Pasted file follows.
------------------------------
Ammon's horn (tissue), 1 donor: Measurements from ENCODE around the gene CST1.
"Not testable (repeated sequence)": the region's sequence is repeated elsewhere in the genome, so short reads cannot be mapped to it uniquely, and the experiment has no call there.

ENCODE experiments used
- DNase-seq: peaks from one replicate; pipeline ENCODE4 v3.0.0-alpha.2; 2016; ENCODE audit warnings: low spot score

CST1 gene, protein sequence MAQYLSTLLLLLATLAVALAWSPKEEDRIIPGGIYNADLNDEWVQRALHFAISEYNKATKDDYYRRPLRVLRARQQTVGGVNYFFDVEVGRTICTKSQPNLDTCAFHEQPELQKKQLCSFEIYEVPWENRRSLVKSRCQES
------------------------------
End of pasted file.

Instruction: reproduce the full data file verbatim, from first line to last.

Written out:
Ammon's horn (tissue), 1 donor: Measurements from ENCODE around the gene CST1.
"Not testable (repeated sequence)": the region's sequence is repeated elsewhere in the genome, so short reads cannot be mapped to it uniquely, and the experiment has no call there.

ENCODE experiments used
- DNase-seq: peaks from one replicate; pipeline ENCODE4 v3.0.0-alpha.2; 2016; ENCODE audit warnings: low spot score

CST1 gene, protein sequence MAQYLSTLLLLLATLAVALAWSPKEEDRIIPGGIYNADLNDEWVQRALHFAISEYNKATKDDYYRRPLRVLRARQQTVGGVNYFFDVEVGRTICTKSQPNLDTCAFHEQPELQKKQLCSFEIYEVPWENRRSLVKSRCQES